Posted on

Task force continues to develop land preservation ordinance

The Harrison County Board of Commissioners Monday night delayed action on a proposed land preservation ordinance, but did approve a task force to continue developing a program and working to improve the public’s understanding.
‘This is treading a lot of new ground for Harrison County,’ said Commissioner James Goldman. ‘We need to make sure the public understands it.’
He seconded Jim Heitkemper’s motion to allow the Farm, Forest and Open Space Task Force to establish a land conservation program.
Heitkemper chairs the task force.
The commissioners also authorized the task force to seek $2,000 in riverboat human services money to cover its expenses.
The commissioners put off the appointment of members to the task force, noting that some members may not be participating and should be replaced.
But Heitkemper said the task force was unanimous in its support of the proposed ordinance to establish the program.
He agreed to provide Goldman and fellow Commissioner J.R. Eckart records of attendance and minutes of the task force meetings prior to the appointment of the 11 task force members.
The proposed ordinance that would establish the voluntary land preservation program, designed to slow the development of farm land by working with land trust groups to buy out the farmers development rights. The farmer could continue working the land. Other properties entered into the program, such as forestry, would also be restricted to current use.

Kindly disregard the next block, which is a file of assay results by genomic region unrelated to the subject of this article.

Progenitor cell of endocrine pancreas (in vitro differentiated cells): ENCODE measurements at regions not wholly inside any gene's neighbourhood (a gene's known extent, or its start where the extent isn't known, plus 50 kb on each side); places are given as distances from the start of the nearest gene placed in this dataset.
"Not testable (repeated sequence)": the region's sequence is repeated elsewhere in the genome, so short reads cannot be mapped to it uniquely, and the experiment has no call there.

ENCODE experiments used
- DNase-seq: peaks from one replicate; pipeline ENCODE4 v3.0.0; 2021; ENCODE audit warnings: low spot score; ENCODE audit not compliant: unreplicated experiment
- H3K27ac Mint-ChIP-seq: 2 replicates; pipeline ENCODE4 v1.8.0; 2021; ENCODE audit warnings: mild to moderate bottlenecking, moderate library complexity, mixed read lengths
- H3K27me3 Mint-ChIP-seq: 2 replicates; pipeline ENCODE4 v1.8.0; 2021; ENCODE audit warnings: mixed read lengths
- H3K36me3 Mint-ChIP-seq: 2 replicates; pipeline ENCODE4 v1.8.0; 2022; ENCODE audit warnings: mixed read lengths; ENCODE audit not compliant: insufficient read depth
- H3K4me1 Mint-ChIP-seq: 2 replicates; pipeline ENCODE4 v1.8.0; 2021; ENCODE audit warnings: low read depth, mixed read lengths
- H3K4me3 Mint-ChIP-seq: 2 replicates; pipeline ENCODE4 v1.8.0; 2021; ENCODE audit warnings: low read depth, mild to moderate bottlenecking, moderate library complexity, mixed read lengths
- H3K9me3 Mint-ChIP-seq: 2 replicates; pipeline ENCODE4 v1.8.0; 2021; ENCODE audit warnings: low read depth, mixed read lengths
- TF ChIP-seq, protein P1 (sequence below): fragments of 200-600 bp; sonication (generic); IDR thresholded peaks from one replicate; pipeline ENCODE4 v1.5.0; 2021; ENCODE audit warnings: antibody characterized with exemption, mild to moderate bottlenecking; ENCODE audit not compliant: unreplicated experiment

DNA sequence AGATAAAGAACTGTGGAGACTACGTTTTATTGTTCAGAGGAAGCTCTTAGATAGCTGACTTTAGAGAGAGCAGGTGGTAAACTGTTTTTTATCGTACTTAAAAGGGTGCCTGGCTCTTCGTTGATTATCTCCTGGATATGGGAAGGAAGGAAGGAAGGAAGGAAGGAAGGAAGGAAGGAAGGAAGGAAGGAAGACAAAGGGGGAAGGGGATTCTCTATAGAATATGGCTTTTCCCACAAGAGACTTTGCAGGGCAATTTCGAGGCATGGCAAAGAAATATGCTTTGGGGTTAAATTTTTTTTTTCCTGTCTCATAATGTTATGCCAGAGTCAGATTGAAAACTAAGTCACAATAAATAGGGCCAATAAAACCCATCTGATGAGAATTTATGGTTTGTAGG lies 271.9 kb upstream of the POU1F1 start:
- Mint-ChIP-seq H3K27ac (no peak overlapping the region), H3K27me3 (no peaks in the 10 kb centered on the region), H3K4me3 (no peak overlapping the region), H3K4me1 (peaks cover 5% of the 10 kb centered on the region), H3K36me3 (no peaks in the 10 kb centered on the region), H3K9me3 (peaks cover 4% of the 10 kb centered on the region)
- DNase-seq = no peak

As reasons to develop a land preservation program, the task force notes in its proposed ordinance:
‘Harrison County’s agricultural and forestland is a unique and economically important resource. Harrison County has more than 108,000 acres of land currently in agricultural use’ which produced $42.43 million in agricultural products in 2002 and consistently ranks as one of the top-five producers of cattle in the state.
‘Harrison County’s farms are also an important part of the county’s cultural heritage and contribute to the quality of life enjoyed by county residents. Pre-serving agricultural land is important to help preserve farms and the farm economy and to preserve the rural character and scenic beauty of Harrison County …
‘Because agricultural land is an invaluable economic, cultural, natural and aesthetic resource, the county should make an effort to maintain enough agricultural land to ensure the long-term viability of agriculture in the county.’
Federal land and ranch conservation grants are available to help pay for the program as well as other possible sources, but some county funds would likely be needed.